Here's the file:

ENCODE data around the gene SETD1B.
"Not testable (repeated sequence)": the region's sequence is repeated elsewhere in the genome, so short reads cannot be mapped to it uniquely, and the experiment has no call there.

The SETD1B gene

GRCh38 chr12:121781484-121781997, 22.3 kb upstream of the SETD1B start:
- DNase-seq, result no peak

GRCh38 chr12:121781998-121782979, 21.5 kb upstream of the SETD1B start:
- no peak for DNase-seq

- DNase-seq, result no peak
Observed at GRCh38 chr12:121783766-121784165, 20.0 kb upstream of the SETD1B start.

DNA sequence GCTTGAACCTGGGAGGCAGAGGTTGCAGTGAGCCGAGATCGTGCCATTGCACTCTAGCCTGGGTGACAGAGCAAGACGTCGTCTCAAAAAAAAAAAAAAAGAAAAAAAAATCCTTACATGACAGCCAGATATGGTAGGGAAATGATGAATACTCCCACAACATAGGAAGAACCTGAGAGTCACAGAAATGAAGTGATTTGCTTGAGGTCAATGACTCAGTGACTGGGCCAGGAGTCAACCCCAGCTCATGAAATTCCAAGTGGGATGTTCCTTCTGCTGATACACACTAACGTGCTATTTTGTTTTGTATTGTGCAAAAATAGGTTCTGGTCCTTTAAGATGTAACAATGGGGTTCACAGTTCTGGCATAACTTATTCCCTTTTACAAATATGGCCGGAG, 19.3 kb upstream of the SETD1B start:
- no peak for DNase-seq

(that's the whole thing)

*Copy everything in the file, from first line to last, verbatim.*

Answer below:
ENCODE data around the gene SETD1B.
"Not testable (repeated sequence)": the region's sequence is repeated elsewhere in the genome, so short reads cannot be mapped to it uniquely, and the experiment has no call there.

The SETD1B gene

GRCh38 chr12:121781484-121781997, 22.3 kb upstream of the SETD1B start:
- DNase-seq, result no peak

GRCh38 chr12:121781998-121782979, 21.5 kb upstream of the SETD1B start:
- no peak for DNase-seq

- DNase-seq, result no peak
Observed at GRCh38 chr12:121783766-121784165, 20.0 kb upstream of the SETD1B start.

DNA sequence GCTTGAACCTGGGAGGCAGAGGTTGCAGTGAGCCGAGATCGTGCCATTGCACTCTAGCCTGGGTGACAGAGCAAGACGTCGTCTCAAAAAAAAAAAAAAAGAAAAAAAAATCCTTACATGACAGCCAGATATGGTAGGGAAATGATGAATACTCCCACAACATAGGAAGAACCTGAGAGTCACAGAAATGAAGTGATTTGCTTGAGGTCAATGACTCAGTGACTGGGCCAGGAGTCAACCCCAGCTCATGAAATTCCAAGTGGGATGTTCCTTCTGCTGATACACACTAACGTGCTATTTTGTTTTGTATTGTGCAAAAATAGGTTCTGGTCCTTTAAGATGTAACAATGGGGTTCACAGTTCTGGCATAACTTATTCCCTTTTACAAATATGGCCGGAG, 19.3 kb upstream of the SETD1B start:
- no peak for DNase-seq